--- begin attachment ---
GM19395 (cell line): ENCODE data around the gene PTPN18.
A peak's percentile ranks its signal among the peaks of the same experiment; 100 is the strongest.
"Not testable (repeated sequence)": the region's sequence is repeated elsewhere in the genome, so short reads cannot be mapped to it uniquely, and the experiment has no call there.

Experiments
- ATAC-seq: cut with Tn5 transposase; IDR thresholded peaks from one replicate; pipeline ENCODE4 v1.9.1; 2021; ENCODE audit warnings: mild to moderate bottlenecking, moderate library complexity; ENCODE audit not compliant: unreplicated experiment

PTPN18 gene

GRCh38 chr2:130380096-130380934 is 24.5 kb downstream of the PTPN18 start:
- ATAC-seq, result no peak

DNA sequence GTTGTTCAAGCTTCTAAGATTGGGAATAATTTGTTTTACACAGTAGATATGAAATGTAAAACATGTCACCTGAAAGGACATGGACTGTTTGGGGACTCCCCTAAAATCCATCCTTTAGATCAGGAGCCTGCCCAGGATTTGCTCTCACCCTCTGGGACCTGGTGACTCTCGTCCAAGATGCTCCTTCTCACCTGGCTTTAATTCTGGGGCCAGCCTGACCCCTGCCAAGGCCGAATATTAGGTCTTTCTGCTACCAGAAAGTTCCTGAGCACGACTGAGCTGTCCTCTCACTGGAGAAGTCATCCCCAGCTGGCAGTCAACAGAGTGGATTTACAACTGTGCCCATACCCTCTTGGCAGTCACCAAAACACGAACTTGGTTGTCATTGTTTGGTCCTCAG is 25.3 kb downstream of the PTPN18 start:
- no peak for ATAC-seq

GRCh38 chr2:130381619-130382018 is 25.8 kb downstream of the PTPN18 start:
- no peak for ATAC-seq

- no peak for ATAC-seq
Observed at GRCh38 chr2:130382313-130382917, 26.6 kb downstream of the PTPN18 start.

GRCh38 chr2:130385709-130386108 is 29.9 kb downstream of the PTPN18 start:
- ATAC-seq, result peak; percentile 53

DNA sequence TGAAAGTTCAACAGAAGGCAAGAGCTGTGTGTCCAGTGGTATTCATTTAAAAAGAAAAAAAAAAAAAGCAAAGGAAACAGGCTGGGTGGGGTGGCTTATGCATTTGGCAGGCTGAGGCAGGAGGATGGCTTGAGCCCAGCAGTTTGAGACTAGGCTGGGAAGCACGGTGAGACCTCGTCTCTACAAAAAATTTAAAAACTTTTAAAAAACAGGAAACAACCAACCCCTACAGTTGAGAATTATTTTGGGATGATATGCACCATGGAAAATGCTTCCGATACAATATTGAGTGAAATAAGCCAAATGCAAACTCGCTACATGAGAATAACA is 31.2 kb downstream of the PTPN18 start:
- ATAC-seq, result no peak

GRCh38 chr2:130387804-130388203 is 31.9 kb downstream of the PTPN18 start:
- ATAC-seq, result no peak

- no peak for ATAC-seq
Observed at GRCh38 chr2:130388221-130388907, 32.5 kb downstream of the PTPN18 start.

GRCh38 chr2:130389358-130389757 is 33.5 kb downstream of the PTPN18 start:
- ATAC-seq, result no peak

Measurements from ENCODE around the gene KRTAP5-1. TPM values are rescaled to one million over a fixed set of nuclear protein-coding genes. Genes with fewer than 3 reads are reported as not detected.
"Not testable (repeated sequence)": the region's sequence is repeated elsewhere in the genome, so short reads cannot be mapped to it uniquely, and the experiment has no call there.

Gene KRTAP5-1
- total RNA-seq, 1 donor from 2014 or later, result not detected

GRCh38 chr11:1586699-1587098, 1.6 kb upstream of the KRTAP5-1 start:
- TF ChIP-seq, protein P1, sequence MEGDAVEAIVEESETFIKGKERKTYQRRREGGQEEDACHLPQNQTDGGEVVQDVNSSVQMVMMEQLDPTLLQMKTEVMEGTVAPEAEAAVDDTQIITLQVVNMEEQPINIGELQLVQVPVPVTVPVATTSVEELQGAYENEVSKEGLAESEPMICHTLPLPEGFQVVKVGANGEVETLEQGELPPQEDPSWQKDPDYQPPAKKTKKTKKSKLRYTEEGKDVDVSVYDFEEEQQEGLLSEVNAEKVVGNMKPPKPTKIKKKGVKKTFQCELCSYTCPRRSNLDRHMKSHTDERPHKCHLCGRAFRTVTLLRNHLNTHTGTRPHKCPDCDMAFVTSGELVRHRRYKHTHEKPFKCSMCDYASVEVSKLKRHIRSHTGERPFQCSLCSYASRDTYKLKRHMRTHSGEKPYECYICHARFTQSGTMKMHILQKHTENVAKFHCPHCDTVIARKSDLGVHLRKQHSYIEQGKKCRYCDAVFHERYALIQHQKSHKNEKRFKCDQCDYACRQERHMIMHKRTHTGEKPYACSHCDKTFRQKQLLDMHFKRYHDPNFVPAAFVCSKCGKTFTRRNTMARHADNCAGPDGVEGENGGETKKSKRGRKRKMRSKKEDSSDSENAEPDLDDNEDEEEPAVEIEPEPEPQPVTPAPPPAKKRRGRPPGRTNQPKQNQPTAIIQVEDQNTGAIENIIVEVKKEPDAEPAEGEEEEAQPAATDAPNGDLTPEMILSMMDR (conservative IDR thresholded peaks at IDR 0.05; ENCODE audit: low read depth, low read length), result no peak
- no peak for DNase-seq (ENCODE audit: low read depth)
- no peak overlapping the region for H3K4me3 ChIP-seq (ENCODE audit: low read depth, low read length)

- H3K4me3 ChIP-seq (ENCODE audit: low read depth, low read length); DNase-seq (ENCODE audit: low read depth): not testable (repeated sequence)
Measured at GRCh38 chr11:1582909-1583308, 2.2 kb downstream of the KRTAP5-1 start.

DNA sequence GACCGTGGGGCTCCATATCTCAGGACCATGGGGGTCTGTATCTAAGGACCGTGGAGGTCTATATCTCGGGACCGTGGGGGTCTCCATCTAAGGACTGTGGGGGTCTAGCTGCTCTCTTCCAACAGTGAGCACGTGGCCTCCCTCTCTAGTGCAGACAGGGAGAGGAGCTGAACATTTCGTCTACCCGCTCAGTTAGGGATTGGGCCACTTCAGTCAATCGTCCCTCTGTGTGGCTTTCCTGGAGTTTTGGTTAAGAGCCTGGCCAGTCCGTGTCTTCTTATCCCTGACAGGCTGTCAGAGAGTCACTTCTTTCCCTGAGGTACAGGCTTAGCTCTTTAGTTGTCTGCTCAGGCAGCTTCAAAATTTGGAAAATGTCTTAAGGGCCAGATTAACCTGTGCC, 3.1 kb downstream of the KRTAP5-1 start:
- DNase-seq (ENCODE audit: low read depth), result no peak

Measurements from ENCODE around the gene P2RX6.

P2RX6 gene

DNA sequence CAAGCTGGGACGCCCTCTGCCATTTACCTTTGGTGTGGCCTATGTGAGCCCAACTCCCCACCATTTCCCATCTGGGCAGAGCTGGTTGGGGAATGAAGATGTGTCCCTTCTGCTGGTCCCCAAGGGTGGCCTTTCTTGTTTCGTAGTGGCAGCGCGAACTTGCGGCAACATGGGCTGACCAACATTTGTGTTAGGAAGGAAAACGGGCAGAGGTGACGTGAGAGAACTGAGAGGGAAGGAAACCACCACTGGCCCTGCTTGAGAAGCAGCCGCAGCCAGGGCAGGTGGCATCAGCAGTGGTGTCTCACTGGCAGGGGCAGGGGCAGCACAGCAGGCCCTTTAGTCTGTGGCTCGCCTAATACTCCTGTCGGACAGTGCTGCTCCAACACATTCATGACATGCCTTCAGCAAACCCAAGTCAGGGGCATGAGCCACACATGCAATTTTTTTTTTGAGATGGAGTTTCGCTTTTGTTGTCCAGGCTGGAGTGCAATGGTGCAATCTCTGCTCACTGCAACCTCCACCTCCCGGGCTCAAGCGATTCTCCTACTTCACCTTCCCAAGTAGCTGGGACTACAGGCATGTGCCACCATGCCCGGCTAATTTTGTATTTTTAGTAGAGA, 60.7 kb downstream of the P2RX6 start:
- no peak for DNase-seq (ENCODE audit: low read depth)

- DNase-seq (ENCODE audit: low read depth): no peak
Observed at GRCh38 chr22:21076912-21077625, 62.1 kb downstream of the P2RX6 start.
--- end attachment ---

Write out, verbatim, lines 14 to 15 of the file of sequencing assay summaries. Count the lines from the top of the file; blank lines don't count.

Observed at GRCh38 chr2:130382313-130382917, 26.6 kb downstream of the PTPN18 start.

GRCh38 chr2:130385709-130386108 is 29.9 kb downstream of the PTPN18 start: